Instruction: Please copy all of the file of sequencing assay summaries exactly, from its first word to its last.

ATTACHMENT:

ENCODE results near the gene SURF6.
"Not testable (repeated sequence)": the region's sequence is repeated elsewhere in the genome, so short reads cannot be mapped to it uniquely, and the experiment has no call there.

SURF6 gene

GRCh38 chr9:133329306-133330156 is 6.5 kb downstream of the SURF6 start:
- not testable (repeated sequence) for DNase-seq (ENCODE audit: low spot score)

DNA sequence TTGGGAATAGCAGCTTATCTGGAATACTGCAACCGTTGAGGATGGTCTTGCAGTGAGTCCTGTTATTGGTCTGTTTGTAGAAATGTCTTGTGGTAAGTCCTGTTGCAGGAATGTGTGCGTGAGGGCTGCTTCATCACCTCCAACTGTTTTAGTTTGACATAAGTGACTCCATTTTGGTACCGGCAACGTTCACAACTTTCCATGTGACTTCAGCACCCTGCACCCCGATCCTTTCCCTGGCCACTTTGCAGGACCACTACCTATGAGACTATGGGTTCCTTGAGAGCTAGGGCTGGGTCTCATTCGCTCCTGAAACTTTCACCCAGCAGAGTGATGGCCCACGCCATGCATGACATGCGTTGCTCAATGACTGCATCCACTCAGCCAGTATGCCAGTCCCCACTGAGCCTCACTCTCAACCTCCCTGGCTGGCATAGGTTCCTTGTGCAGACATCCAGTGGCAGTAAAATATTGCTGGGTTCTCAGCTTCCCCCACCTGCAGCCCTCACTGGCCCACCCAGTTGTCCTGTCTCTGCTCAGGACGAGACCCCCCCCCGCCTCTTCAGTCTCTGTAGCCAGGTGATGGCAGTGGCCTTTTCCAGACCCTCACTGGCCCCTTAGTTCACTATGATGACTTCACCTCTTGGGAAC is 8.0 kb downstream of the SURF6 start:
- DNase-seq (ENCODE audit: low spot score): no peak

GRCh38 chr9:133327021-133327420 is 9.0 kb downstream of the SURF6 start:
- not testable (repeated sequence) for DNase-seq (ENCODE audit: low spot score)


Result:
ENCODE results near the gene SURF6.
"Not testable (repeated sequence)": the region's sequence is repeated elsewhere in the genome, so short reads cannot be mapped to it uniquely, and the experiment has no call there.

SURF6 gene

GRCh38 chr9:133329306-133330156 is 6.5 kb downstream of the SURF6 start:
- not testable (repeated sequence) for DNase-seq (ENCODE audit: low spot score)

DNA sequence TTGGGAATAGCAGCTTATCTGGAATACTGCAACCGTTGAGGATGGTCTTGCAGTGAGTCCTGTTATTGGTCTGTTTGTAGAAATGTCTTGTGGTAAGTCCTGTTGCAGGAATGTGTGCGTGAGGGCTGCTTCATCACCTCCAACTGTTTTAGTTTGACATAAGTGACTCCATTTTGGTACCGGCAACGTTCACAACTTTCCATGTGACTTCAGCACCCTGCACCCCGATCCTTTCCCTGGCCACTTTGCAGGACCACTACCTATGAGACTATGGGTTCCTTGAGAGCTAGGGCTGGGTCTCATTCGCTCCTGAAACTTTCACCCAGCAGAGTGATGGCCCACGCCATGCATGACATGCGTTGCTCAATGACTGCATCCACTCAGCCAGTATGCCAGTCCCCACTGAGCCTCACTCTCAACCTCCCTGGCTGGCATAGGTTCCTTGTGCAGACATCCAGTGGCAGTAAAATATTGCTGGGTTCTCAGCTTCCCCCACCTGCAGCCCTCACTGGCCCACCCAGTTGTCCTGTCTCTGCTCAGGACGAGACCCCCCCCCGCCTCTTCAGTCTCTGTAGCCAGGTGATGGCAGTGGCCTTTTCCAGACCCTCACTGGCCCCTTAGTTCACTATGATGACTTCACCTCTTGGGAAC is 8.0 kb downstream of the SURF6 start:
- DNase-seq (ENCODE audit: low spot score): no peak

GRCh38 chr9:133327021-133327420 is 9.0 kb downstream of the SURF6 start:
- not testable (repeated sequence) for DNase-seq (ENCODE audit: low spot score)